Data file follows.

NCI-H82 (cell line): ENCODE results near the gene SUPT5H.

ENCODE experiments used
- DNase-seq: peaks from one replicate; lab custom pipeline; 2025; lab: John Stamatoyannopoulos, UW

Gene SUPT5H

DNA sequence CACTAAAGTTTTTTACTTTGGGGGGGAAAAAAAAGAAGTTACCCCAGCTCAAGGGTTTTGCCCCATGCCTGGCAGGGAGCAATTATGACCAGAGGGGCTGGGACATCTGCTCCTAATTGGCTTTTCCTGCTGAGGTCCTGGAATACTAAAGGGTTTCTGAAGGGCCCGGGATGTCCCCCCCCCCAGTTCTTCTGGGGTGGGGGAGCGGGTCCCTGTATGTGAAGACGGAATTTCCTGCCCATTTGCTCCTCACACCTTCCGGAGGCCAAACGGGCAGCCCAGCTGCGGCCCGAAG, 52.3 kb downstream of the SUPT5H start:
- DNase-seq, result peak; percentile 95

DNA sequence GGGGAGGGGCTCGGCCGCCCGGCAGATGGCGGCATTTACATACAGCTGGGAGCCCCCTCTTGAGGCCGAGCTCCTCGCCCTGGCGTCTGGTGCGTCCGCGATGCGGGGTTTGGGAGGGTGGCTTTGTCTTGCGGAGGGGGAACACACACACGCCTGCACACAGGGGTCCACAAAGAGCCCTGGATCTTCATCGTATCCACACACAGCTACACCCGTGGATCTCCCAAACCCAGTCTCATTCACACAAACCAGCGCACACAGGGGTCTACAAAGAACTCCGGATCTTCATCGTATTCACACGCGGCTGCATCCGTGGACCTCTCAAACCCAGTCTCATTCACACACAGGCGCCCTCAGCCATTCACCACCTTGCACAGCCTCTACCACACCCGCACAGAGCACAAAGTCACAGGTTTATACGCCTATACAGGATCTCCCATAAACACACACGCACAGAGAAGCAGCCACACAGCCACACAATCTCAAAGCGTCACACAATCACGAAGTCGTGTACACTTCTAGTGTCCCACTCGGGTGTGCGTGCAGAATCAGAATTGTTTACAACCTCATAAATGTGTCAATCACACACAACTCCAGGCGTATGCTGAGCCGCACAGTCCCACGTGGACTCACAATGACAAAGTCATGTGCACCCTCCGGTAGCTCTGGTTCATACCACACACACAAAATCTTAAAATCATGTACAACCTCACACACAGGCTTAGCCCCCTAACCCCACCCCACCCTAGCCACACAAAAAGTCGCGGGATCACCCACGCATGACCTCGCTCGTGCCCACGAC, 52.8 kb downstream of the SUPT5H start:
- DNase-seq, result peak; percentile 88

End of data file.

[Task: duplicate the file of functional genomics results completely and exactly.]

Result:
NCI-H82 (cell line): ENCODE results near the gene SUPT5H.

ENCODE experiments used
- DNase-seq: peaks from one replicate; lab custom pipeline; 2025; lab: John Stamatoyannopoulos, UW

Gene SUPT5H

DNA sequence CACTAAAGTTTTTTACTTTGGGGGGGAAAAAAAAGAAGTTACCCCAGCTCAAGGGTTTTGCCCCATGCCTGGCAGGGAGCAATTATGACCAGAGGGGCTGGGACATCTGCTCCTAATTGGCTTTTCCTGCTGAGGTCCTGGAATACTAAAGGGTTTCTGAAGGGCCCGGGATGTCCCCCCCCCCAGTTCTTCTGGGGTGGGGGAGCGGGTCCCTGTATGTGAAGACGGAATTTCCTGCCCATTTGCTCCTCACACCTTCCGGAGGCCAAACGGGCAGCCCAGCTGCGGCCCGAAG, 52.3 kb downstream of the SUPT5H start:
- DNase-seq, result peak; percentile 95

DNA sequence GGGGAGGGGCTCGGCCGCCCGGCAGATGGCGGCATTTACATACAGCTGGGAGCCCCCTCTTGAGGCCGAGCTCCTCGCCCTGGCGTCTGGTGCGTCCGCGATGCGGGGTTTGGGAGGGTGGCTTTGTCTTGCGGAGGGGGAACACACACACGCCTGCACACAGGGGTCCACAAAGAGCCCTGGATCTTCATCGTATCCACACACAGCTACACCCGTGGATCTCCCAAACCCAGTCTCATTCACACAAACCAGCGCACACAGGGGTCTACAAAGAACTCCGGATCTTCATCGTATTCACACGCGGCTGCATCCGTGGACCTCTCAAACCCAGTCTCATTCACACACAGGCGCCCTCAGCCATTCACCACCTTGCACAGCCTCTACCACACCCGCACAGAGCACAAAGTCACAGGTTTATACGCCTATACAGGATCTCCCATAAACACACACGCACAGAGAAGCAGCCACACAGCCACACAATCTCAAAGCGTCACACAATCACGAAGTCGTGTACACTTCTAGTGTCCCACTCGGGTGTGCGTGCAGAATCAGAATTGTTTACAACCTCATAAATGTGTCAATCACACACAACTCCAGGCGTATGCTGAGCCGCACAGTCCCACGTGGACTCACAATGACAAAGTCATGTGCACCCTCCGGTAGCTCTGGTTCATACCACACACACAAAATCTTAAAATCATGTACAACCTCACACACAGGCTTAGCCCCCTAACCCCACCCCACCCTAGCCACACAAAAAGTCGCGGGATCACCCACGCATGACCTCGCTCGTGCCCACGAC, 52.8 kb downstream of the SUPT5H start:
- DNase-seq, result peak; percentile 88